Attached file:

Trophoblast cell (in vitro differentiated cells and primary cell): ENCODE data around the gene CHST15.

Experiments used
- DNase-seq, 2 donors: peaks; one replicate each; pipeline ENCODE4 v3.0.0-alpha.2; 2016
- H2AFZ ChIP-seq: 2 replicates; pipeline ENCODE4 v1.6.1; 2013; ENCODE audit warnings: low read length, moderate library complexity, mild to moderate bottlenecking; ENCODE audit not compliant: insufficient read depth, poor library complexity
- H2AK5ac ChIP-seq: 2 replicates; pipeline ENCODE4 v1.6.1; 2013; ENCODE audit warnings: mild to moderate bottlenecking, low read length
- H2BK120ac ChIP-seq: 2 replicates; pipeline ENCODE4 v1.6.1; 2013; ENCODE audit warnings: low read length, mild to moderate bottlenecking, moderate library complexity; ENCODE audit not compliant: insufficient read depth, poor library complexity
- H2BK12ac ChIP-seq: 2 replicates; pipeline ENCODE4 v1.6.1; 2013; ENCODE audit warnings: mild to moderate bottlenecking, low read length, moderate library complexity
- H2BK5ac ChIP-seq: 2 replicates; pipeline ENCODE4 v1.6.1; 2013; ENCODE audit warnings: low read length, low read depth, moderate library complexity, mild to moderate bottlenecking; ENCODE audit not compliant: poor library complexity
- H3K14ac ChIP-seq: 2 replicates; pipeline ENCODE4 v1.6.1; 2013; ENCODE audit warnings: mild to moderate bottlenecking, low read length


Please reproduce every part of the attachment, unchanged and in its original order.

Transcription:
Trophoblast cell (in vitro differentiated cells and primary cell): ENCODE data around the gene CHST15.

Experiments used
- DNase-seq, 2 donors: peaks; one replicate each; pipeline ENCODE4 v3.0.0-alpha.2; 2016
- H2AFZ ChIP-seq: 2 replicates; pipeline ENCODE4 v1.6.1; 2013; ENCODE audit warnings: low read length, moderate library complexity, mild to moderate bottlenecking; ENCODE audit not compliant: insufficient read depth, poor library complexity
- H2AK5ac ChIP-seq: 2 replicates; pipeline ENCODE4 v1.6.1; 2013; ENCODE audit warnings: mild to moderate bottlenecking, low read length
- H2BK120ac ChIP-seq: 2 replicates; pipeline ENCODE4 v1.6.1; 2013; ENCODE audit warnings: low read length, mild to moderate bottlenecking, moderate library complexity; ENCODE audit not compliant: insufficient read depth, poor library complexity
- H2BK12ac ChIP-seq: 2 replicates; pipeline ENCODE4 v1.6.1; 2013; ENCODE audit warnings: mild to moderate bottlenecking, low read length, moderate library complexity
- H2BK5ac ChIP-seq: 2 replicates; pipeline ENCODE4 v1.6.1; 2013; ENCODE audit warnings: low read length, low read depth, moderate library complexity, mild to moderate bottlenecking; ENCODE audit not compliant: poor library complexity
- H3K14ac ChIP-seq: 2 replicates; pipeline ENCODE4 v1.6.1; 2013; ENCODE audit warnings: mild to moderate bottlenecking, low read length